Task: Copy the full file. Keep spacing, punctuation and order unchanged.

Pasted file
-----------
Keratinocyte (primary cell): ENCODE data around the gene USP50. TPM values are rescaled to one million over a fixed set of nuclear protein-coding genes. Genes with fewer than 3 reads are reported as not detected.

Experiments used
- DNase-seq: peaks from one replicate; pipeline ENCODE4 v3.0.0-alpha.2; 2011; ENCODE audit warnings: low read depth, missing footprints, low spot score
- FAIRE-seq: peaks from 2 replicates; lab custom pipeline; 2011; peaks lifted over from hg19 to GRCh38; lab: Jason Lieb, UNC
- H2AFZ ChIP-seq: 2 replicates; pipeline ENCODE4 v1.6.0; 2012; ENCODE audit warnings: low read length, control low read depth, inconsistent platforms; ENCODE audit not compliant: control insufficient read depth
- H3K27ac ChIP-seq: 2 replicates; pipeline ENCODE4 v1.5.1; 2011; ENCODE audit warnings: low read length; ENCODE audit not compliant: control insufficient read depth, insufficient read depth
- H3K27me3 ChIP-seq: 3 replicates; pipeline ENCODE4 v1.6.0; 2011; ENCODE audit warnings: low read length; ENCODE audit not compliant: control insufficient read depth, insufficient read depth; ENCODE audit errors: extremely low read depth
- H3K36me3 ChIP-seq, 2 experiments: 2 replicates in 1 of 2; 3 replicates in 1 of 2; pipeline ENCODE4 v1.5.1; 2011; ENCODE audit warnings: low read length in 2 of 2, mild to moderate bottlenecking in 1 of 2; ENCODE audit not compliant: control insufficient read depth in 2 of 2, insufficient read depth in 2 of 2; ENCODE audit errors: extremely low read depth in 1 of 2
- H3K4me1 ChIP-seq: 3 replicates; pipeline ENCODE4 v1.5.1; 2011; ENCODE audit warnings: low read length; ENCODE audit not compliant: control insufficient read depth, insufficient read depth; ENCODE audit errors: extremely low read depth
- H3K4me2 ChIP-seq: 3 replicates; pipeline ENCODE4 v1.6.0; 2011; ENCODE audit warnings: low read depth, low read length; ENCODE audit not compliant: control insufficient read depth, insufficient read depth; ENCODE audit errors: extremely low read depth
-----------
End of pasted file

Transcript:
Keratinocyte (primary cell): ENCODE data around the gene USP50. TPM values are rescaled to one million over a fixed set of nuclear protein-coding genes. Genes with fewer than 3 reads are reported as not detected.

Experiments used
- DNase-seq: peaks from one replicate; pipeline ENCODE4 v3.0.0-alpha.2; 2011; ENCODE audit warnings: low read depth, missing footprints, low spot score
- FAIRE-seq: peaks from 2 replicates; lab custom pipeline; 2011; peaks lifted over from hg19 to GRCh38; lab: Jason Lieb, UNC
- H2AFZ ChIP-seq: 2 replicates; pipeline ENCODE4 v1.6.0; 2012; ENCODE audit warnings: low read length, control low read depth, inconsistent platforms; ENCODE audit not compliant: control insufficient read depth
- H3K27ac ChIP-seq: 2 replicates; pipeline ENCODE4 v1.5.1; 2011; ENCODE audit warnings: low read length; ENCODE audit not compliant: control insufficient read depth, insufficient read depth
- H3K27me3 ChIP-seq: 3 replicates; pipeline ENCODE4 v1.6.0; 2011; ENCODE audit warnings: low read length; ENCODE audit not compliant: control insufficient read depth, insufficient read depth; ENCODE audit errors: extremely low read depth
- H3K36me3 ChIP-seq, 2 experiments: 2 replicates in 1 of 2; 3 replicates in 1 of 2; pipeline ENCODE4 v1.5.1; 2011; ENCODE audit warnings: low read length in 2 of 2, mild to moderate bottlenecking in 1 of 2; ENCODE audit not compliant: control insufficient read depth in 2 of 2, insufficient read depth in 2 of 2; ENCODE audit errors: extremely low read depth in 1 of 2
- H3K4me1 ChIP-seq: 3 replicates; pipeline ENCODE4 v1.5.1; 2011; ENCODE audit warnings: low read length; ENCODE audit not compliant: control insufficient read depth, insufficient read depth; ENCODE audit errors: extremely low read depth
- H3K4me2 ChIP-seq: 3 replicates; pipeline ENCODE4 v1.6.0; 2011; ENCODE audit warnings: low read depth, low read length; ENCODE audit not compliant: control insufficient read depth, insufficient read depth; ENCODE audit errors: extremely low read depth